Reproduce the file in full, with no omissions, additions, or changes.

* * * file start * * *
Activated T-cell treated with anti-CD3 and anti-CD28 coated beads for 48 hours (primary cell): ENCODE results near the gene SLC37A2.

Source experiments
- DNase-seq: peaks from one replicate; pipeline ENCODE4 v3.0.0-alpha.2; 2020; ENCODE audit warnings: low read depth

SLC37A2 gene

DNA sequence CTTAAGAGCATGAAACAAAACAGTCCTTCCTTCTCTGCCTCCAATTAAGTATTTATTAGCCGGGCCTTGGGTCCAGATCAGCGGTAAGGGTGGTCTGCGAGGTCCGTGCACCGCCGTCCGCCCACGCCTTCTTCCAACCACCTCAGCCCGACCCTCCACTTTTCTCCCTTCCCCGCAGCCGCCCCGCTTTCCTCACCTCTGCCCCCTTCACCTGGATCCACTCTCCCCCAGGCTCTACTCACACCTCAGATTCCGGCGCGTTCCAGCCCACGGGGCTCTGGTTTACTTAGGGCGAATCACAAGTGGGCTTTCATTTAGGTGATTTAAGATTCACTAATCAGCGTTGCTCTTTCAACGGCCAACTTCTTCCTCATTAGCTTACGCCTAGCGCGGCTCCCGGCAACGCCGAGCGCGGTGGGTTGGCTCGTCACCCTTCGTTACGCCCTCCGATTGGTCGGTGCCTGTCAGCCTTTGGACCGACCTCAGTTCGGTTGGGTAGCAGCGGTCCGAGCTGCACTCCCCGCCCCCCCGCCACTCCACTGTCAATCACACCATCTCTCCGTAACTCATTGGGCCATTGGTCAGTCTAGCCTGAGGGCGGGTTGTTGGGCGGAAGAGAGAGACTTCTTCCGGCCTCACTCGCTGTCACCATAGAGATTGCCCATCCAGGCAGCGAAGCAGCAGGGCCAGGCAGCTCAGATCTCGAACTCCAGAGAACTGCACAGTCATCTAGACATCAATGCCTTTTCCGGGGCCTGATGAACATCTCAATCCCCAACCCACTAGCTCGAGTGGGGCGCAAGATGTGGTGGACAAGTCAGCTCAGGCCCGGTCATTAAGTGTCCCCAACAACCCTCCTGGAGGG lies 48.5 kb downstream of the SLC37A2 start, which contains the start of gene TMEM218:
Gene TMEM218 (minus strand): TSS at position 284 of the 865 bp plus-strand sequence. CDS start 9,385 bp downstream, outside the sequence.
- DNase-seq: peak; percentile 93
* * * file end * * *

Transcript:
Activated T-cell treated with anti-CD3 and anti-CD28 coated beads for 48 hours (primary cell): ENCODE results near the gene SLC37A2.

Source experiments
- DNase-seq: peaks from one replicate; pipeline ENCODE4 v3.0.0-alpha.2; 2020; ENCODE audit warnings: low read depth

SLC37A2 gene

DNA sequence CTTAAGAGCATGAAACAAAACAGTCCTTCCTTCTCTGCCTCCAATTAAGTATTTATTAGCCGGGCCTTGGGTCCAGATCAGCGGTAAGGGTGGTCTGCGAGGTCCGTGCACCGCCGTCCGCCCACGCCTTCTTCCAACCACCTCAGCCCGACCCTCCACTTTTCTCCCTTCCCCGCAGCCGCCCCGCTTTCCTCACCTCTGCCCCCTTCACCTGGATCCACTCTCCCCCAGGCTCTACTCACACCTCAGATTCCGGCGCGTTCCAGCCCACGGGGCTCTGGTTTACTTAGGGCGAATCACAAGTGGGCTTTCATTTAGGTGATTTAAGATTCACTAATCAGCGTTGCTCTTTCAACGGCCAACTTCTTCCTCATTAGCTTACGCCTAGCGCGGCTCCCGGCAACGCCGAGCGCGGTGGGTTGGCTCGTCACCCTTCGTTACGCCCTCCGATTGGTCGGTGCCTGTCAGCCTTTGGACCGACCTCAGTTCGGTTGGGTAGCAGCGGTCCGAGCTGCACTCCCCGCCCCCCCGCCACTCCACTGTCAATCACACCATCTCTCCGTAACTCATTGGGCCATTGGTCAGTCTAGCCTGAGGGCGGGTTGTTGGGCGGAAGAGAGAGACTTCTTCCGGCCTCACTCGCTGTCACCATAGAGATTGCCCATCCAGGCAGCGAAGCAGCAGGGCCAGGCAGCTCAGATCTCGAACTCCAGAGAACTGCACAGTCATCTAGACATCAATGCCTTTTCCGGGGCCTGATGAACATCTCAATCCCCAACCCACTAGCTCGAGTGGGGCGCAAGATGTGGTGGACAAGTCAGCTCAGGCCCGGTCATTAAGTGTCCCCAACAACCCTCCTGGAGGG lies 48.5 kb downstream of the SLC37A2 start, which contains the start of gene TMEM218:
Gene TMEM218 (minus strand): TSS at position 284 of the 865 bp plus-strand sequence. CDS start 9,385 bp downstream, outside the sequence.
- DNase-seq: peak; percentile 93